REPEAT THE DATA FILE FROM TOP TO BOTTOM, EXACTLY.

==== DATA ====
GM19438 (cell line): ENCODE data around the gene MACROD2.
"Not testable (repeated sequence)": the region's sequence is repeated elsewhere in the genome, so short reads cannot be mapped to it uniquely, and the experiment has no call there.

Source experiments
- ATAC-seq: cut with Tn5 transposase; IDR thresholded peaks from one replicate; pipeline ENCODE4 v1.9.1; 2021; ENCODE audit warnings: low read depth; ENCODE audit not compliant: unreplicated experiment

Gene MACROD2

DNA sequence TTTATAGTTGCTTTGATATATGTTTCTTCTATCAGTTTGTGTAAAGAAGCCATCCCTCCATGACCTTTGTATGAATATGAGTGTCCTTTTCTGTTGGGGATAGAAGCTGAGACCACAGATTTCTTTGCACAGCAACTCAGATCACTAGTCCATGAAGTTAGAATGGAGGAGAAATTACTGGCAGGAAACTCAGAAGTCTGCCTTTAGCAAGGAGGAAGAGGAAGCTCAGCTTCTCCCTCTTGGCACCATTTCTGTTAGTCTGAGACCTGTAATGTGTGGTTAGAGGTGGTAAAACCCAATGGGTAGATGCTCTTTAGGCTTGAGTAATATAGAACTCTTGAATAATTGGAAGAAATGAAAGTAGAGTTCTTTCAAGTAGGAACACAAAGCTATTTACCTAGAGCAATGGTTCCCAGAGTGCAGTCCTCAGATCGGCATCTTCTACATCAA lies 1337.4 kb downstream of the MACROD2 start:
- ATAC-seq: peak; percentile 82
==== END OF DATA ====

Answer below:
GM19438 (cell line): ENCODE data around the gene MACROD2.
"Not testable (repeated sequence)": the region's sequence is repeated elsewhere in the genome, so short reads cannot be mapped to it uniquely, and the experiment has no call there.

Source experiments
- ATAC-seq: cut with Tn5 transposase; IDR thresholded peaks from one replicate; pipeline ENCODE4 v1.9.1; 2021; ENCODE audit warnings: low read depth; ENCODE audit not compliant: unreplicated experiment

Gene MACROD2

DNA sequence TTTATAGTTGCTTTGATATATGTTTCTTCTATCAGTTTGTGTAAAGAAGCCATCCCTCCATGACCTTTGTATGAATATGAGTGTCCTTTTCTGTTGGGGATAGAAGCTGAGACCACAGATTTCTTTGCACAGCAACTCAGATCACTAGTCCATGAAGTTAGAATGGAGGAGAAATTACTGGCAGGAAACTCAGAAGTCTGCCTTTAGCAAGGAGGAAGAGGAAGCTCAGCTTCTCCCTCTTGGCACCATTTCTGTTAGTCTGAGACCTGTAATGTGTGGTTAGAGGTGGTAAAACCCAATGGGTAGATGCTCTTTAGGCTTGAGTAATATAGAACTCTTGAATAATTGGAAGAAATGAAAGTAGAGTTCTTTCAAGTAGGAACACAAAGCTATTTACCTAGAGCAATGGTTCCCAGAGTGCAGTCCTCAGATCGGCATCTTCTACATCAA lies 1337.4 kb downstream of the MACROD2 start:
- ATAC-seq: peak; percentile 82